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Measuring the unmeasurable: Evaluations of complex programs in the Northern Territory

Guenther, John Ch., Arnott, Allan R. and Williams, Emma (2009). Measuring the unmeasurable: Evaluations of complex programs in the Northern Territory. In: NARU 2009 Public Seminar Series, Darwin, NT, 8 October 2009.

Document type: Conference Paper

IRMA ID 32880401xPUB2
Author Guenther, John Ch.
Arnott, Allan R.
Williams, Emma
Title Measuring the unmeasurable: Evaluations of complex programs in the Northern Territory
Conference Name NARU 2009 Public Seminar Series
Conference Location Darwin, NT
Conference Dates 8 October 2009
Conference Publication Title NARU 2009 Public Seminar Papers
Place of Publication Australia
Publisher NARU
Publication Year 2009
Total Pages 18
HERDC Category E2 - Conference Publication - Full written paper, non refereed proceedings (internal)
Abstract This presentation will offer a critique of the kinds of indicators used to evaluate outcomes of different types of programs and asks the question: ‘Are these indicators a true reflection of outcomes?’ The critique is based on a number of evaluations carried out by
members of the Charles Darwin University’s Social Partnerships in Learning consortium over recent years. These evaluations have included a range of social programs funded by several government and non-government organisations. Many of the programs were designed to address health and well-being, community safety, family function, education and community capacity issues. What we sometimes found is that because of the complexity of the programs, the achievement of commonly reported aims (in terms of increased school attendance, reduced violent offences, fewer domestic violence reports and fewer child protection notifications) was nigh on im possible. When this became apparent, we looked for other indicators that more closely reflected the outcomes of programs. These included measures of changed community perceptions, increased family function and improved parent-child engagement. The refrain we frequently hear in relation to these indicators is ‘yeah, but you can’t measure th at’. This presentation will respond to this criticism with some practical examples of tools that we have tried out to measure the unmeasurable.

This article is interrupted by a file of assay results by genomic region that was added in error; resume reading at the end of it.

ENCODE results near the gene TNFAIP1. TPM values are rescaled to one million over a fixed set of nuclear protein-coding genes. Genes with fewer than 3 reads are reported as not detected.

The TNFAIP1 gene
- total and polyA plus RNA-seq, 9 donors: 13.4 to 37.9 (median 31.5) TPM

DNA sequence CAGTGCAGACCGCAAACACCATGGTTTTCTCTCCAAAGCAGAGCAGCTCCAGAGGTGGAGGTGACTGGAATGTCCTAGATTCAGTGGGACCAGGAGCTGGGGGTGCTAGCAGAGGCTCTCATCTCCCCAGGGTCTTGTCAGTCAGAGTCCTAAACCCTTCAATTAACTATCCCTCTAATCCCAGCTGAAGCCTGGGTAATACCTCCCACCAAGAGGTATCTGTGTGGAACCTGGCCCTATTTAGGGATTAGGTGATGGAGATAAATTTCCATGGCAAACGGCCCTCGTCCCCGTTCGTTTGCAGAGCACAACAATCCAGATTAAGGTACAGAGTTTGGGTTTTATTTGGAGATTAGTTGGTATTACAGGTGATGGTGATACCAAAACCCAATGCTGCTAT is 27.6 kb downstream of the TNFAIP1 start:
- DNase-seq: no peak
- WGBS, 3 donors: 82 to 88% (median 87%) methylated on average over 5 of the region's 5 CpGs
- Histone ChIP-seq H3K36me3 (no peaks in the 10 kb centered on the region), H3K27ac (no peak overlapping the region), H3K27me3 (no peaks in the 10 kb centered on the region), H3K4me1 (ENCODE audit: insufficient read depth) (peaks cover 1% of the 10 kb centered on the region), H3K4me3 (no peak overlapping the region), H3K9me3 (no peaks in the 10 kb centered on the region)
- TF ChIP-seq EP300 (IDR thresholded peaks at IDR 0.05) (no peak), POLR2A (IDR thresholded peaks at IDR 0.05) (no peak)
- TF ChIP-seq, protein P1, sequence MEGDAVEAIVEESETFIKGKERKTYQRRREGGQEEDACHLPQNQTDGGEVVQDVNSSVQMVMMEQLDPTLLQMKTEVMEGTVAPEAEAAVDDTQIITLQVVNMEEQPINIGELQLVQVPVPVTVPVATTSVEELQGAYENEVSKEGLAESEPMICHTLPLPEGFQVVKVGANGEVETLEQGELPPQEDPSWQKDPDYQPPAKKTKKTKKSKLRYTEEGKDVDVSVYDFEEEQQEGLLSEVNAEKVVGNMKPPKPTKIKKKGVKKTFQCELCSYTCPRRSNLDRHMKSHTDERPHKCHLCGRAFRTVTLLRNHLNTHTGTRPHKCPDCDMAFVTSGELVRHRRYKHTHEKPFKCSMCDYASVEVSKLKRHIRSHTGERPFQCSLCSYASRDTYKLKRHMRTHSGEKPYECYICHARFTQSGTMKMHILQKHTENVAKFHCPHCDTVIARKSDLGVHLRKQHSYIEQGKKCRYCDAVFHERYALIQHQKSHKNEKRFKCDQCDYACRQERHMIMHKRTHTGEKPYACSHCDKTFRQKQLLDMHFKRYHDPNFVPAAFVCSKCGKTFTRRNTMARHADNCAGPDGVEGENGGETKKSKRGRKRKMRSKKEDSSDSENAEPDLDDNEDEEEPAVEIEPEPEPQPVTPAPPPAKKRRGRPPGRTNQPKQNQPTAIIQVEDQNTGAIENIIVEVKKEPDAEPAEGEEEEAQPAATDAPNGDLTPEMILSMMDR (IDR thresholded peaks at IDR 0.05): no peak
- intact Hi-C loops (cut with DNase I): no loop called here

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Created: Tue, 30 Mar 2010, 21:23:19 CST by Sarena Wegener